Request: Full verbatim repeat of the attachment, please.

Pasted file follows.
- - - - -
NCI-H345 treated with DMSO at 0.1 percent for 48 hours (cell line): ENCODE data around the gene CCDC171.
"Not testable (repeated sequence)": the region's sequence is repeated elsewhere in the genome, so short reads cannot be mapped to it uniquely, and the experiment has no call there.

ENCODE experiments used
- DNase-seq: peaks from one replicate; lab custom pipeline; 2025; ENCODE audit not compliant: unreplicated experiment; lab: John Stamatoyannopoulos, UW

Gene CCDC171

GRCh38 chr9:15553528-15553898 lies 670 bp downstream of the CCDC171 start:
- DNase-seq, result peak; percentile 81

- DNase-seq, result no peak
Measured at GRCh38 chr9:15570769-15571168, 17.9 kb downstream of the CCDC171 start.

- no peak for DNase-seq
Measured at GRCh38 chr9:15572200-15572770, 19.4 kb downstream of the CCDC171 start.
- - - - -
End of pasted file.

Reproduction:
NCI-H345 treated with DMSO at 0.1 percent for 48 hours (cell line): ENCODE data around the gene CCDC171.
"Not testable (repeated sequence)": the region's sequence is repeated elsewhere in the genome, so short reads cannot be mapped to it uniquely, and the experiment has no call there.

ENCODE experiments used
- DNase-seq: peaks from one replicate; lab custom pipeline; 2025; ENCODE audit not compliant: unreplicated experiment; lab: John Stamatoyannopoulos, UW

Gene CCDC171

GRCh38 chr9:15553528-15553898 lies 670 bp downstream of the CCDC171 start:
- DNase-seq, result peak; percentile 81

- DNase-seq, result no peak
Measured at GRCh38 chr9:15570769-15571168, 17.9 kb downstream of the CCDC171 start.

- no peak for DNase-seq
Measured at GRCh38 chr9:15572200-15572770, 19.4 kb downstream of the CCDC171 start.